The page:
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Fact Check: Looking at debt limit debate

July 21, 2011 10:43:20 PM PDT
House Speaker John Boehner on Thursday predicted Republicans will eventually accept a compromise in raising the debt limit, but there's been no deal so far, and it now appears a House plan involving spending cuts and a balanced budget amendment is headed for defeat in the Senate.

The Republican response to any tax hike is a phrase you've heard before.

"Washington has a spending problem, not a revenue problem," said House Speaker John Boehner, R-Ohio.

Fact Check: The numbers show that's only half right. At 24 percent of the gross national product, federal spending is about as high as it's been in 60 years. But look at the revenue side; federal taxes revenues are at the lowest point they have been since 1950. Democrats blame those Bush tax cuts for the rich.

"The tax cuts I'm proposing we get rid of are tax breaks for millionaires and billionaires," said President Barack Obama.

Fact Check: The wealthiest 10 percent are actually paying a greater percentage of the tax bill. The biggest earners in the country paid 55 percent of all federal taxes in 2007 and that is 5 percent more than before the Bush tax cuts went into effect.

Now that percentage went up in spite of the tax breaks because the rich got a lot richer. In pre-tax income for the top 10 percent went from 37 percent in 2001 to 42 percent in 2007.

"The fact that both spending is at a high and revenue generation is at a low, is an important fact for people to grasp," said ABC7 political analyst Bruce Cain.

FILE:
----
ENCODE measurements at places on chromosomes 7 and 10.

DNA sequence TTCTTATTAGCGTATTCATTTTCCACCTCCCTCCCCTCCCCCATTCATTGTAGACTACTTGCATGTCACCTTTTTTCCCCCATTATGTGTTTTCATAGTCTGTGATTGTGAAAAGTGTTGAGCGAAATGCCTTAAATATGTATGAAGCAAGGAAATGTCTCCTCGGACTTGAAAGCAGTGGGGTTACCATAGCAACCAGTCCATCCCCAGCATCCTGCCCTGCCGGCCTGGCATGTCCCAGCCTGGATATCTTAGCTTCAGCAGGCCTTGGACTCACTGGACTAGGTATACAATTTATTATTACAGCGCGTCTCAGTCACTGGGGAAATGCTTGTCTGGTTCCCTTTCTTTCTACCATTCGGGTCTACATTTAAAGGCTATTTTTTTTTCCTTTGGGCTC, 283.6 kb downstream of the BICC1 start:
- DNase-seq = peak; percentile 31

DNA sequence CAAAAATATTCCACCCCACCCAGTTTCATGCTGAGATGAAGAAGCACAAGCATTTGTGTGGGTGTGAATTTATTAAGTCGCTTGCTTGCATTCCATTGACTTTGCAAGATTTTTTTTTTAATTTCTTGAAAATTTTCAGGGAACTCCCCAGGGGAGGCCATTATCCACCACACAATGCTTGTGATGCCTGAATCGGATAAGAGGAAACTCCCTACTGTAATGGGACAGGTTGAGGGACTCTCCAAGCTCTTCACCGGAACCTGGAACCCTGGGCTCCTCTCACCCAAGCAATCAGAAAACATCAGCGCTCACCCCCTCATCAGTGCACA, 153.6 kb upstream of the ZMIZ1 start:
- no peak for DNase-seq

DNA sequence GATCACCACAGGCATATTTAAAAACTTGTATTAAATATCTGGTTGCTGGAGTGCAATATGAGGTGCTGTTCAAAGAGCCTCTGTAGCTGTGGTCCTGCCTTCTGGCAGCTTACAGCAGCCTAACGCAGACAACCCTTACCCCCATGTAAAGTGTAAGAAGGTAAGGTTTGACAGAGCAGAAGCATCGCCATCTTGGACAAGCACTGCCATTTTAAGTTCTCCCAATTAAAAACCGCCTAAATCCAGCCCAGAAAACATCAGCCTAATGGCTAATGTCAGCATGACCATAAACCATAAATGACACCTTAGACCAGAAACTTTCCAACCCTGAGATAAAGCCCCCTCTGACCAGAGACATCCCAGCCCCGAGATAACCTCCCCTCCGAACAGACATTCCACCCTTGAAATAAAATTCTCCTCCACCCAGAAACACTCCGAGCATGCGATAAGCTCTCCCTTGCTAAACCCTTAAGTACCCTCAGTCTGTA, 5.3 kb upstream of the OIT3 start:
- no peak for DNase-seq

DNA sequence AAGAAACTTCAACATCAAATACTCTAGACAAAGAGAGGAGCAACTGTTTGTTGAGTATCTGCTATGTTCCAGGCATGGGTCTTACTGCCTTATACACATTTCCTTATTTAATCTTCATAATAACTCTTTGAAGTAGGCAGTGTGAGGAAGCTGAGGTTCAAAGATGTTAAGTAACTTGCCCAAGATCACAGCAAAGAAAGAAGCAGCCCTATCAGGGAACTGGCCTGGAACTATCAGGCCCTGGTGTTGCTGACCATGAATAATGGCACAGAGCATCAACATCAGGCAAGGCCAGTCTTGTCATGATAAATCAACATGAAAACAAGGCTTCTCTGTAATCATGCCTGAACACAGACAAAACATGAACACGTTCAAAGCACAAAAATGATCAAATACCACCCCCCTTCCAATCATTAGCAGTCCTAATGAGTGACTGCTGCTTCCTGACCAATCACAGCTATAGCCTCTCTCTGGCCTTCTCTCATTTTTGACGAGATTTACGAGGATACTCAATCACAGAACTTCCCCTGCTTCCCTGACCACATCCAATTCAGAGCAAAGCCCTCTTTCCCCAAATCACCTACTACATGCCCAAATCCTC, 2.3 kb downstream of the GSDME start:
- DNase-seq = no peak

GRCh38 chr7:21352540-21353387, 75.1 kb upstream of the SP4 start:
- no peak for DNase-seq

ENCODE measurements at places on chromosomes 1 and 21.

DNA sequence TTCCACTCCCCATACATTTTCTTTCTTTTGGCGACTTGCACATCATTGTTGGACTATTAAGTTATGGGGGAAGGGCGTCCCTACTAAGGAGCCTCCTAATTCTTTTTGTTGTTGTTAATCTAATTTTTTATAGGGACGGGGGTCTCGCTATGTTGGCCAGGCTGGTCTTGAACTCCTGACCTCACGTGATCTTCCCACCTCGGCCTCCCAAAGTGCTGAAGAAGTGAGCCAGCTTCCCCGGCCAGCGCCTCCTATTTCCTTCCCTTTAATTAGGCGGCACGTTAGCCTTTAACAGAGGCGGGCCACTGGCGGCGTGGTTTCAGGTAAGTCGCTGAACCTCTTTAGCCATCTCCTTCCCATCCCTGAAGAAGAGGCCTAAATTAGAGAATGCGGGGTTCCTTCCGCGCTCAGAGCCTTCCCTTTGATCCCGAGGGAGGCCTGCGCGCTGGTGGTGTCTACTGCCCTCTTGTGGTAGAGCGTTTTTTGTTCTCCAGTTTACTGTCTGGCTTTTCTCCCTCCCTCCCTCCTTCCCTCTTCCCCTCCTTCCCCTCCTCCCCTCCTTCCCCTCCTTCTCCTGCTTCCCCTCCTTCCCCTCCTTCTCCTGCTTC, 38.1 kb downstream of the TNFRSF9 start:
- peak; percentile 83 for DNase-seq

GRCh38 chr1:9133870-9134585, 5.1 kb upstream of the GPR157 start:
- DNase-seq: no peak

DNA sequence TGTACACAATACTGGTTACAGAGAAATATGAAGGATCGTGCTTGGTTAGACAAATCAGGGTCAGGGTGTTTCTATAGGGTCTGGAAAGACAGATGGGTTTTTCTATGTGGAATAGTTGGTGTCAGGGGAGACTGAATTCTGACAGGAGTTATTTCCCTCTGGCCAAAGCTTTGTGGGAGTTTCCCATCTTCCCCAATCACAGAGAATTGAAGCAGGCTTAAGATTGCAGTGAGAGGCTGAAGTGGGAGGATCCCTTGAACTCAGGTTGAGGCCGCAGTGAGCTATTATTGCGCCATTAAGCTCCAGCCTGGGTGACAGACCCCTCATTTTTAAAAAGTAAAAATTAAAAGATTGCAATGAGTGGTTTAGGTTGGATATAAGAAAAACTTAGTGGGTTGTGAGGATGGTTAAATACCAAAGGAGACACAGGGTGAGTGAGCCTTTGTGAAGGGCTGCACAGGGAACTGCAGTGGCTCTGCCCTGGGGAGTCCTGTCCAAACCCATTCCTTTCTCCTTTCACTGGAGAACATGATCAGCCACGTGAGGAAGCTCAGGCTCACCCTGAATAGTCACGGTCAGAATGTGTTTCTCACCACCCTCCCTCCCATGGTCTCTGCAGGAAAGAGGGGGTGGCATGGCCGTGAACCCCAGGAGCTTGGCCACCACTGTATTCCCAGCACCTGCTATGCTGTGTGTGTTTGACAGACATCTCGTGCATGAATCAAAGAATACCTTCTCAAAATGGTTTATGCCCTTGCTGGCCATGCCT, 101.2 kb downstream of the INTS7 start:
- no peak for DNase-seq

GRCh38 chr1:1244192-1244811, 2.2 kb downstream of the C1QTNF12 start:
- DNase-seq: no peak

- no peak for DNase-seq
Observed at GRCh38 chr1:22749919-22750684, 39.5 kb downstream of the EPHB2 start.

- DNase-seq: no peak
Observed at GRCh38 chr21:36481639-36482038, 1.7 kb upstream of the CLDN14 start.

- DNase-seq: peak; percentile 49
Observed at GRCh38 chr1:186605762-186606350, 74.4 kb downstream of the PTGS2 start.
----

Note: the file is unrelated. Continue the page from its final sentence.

Cain says the facts should lay the groundwork for a compromise in Congress. However, on Thursday, Boehner said he will not support eliminating those Bush tax cuts for the rich.

"I believe that would be raising taxes," said Boehner.

And Minority Leader Nancy Pelosi, D-Calif., said Congress must make cuts, it will not make cuts that eliminate jobs.

"Whatever we do has to create jobs," said Pelosi.

"So basically both sides believe they have a winning argument," said Cain.

And that is getting in the way of a compromise because both sides are thinking their argument will be the more persuasive with voters in next year's election.

"The goal of getting total control of the government so that you have more power over policy, that's a very powerful incentive and that seems to be behind the thinking on both sides of the aisle," said Cain.

One positive sign that an agreement might be reached is that both sides said failing to raise the debt limit cannot be an option.

ABC7 would like to thank FactCheck.org and the Congressional Budget Office for providing the numbers. You can find an analysis of FactCheck.org's look at these numbers at their website.

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